The CAPSTONE mission was Rocket Lab’s 27th Electron launch overall, but it featured several significant technological firsts for the Company, including:
- First deep space mission.
- First use of Lunar Photon, a high energy variant of the Rocket Lab-designed and built Photon spacecraft. Rocket Lab previously launched and continues to operate two low Earth orbit variants of the Photon spacecraft.
- First collaborative mission between Rocket Lab and Advanced Solutions Inc, a Colorado-based flight-software company acquired by Rocket Lab in late 2021.
- First time using the FR-lite satellite radio which Rocket Lab has an exclusive license agreement with Johns Hopkins University Applied Physics Laboratory to manufacture.
- First mission where Electron’s second stage deorbited the same day as launch.
- First mission planning and executing lunar trajectories.
- At 300 kg (661 lbs) of payload mass, the mission was Electron’s heaviest lift to date.
CAPSTONE was the first in a series of interplanetary missions for Rocket Lab’s Photon spacecraft, including the ESCAPADE mission to Mars in 2024 and Rocket Lab’s upcoming private mission to Venus.
Advanced Space of Colorado, a leading commercial space solutions company, owns the CAPSTONE satellite and operates the mission. CAPSTONE was designed and built by Terran Orbital. CAPSTONE development is supported by NASA’s Space Technology Mission Directorate via the Small Spacecraft Technology Program at NASA’s Ames Research Center in California’s Silicon Valley. Advanced Exploration Systems within NASA’s Human Exploration and Operations Mission Directorate supports the launch and mission operations. NASA’s Launch Services Program at Kennedy Space Center in Florida is responsible for launch management.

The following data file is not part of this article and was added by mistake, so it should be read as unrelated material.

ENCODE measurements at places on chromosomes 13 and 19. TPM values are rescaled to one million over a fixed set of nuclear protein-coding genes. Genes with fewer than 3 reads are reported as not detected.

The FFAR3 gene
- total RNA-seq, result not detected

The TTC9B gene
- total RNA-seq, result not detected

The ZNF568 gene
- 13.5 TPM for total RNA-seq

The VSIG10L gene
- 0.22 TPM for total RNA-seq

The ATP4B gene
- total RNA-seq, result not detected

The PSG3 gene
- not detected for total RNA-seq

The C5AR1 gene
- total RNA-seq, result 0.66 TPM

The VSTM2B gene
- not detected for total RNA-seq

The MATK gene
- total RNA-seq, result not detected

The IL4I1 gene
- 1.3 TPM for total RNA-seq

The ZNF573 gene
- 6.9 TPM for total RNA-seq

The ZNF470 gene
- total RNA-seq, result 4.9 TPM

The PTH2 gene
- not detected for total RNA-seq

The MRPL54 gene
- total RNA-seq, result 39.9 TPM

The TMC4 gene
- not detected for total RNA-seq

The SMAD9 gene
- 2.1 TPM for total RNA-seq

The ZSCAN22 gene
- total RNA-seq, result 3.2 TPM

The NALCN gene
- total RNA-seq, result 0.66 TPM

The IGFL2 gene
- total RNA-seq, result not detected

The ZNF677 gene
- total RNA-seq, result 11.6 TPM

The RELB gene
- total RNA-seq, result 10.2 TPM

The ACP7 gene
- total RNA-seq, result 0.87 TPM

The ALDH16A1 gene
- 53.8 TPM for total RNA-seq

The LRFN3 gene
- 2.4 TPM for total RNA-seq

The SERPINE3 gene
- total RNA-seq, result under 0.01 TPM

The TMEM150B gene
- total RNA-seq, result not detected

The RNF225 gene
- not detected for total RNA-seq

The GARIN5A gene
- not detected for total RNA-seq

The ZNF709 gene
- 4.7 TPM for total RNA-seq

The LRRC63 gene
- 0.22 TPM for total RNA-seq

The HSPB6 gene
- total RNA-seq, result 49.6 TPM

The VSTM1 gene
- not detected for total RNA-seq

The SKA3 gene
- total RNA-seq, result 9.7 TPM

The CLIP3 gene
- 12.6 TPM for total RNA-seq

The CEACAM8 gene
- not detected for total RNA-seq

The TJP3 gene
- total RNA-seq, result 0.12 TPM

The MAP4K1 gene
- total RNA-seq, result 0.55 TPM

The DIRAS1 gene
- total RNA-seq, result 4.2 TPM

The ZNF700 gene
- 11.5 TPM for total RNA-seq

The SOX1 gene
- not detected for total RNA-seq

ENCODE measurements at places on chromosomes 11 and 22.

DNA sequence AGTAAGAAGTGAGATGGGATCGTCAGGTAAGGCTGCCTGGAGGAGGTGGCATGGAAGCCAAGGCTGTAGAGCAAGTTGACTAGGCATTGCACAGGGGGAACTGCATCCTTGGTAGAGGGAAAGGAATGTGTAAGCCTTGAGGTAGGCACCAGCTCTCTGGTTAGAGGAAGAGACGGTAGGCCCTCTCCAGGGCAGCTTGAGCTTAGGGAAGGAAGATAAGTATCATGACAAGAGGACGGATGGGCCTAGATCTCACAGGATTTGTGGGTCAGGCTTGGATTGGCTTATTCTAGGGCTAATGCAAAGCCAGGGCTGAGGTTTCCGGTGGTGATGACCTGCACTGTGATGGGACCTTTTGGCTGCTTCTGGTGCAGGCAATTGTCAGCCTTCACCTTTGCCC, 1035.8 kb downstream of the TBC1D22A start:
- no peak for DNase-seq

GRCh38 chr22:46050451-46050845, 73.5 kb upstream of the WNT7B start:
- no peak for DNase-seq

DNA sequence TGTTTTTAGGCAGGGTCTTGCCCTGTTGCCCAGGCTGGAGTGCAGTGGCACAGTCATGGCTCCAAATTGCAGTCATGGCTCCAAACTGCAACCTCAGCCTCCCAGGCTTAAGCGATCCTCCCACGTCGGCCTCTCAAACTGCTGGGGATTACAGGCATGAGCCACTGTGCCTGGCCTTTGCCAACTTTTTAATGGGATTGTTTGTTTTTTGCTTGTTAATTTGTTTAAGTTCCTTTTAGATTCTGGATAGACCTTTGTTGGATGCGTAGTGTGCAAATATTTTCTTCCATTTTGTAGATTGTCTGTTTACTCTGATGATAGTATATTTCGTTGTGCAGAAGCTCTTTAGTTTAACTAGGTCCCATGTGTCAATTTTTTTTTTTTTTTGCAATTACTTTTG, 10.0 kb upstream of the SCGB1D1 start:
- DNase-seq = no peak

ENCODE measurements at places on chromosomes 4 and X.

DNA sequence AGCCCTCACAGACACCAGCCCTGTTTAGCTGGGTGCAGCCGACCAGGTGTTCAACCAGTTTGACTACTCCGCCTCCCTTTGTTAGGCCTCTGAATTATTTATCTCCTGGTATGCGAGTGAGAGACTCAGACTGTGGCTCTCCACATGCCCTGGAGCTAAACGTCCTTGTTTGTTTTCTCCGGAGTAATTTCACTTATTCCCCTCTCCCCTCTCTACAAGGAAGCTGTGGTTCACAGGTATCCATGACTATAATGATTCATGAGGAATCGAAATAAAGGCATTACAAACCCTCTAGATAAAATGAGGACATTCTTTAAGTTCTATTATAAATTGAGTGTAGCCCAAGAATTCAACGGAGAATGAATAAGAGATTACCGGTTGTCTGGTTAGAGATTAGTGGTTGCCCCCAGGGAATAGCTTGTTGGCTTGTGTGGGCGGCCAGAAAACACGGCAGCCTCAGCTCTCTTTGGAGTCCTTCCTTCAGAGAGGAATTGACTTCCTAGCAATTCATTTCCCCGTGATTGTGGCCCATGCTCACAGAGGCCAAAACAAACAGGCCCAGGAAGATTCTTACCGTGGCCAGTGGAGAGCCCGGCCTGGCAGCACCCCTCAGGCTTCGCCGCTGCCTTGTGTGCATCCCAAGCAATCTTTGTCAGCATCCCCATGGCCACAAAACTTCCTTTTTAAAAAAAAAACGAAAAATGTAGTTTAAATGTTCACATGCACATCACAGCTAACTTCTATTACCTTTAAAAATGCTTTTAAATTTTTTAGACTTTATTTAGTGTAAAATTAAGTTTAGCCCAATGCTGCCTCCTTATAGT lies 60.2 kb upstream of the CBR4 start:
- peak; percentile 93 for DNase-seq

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Founded in 2006, Rocket Lab is an end-to-end space company with an established track record of mission success. We deliver reliable launch services, satellite manufacture, spacecraft components, and on-orbit management solutions that make it faster, easier and more affordable to access space. Headquartered in Long Beach, California, Rocket Lab designs and manufactures the Electron small orbital launch vehicle and the Photon satellite platform and is developing the Neutron 8-ton payload class launch vehicle. Since its first orbital launch in January 2018, Rocket Lab’s Electron launch vehicle has become the second most frequently launched U.S. rocket annually and has delivered 147 satellites to orbit for private and public sector organizations, enabling operations in national security, scientific research, space debris mitigation, Earth observation, climate monitoring, and communications. Rocket Lab’s Photon spacecraft platform has been selected to support NASA missions to the Moon and Mars, as well as the first private commercial mission to Venus. Rocket Lab has three launch pads at two launch sites, including two launch pads at a private orbital launch site located in New Zealand and a second launch site in Virginia, USA which is expected to become operational in 2022. To learn more, visit www.rocketlabusa.com.